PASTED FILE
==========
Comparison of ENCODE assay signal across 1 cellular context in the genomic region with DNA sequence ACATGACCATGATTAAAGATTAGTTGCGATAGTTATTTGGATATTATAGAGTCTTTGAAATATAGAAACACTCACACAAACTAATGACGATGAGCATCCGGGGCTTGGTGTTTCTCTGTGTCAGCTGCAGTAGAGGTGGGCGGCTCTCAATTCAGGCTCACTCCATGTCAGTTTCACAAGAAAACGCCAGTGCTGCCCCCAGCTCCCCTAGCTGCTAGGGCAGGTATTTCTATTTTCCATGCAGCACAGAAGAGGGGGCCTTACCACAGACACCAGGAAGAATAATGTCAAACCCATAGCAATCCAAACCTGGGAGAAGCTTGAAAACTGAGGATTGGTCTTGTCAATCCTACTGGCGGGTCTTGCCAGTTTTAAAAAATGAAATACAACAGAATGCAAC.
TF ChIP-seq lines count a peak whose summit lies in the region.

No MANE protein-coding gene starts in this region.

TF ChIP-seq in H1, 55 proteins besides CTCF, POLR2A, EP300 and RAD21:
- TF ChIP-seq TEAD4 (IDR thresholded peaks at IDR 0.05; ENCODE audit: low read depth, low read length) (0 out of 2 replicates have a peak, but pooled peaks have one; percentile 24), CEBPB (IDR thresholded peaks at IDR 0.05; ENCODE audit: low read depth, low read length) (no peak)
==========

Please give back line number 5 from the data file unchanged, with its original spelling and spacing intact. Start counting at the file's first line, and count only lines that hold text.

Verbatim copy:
- TF ChIP-seq TEAD4 (IDR thresholded peaks at IDR 0.05; ENCODE audit: low read depth, low read length) (0 out of 2 replicates have a peak, but pooled peaks have one; percentile 24), CEBPB (IDR thresholded peaks at IDR 0.05; ENCODE audit: low read depth, low read length) (no peak)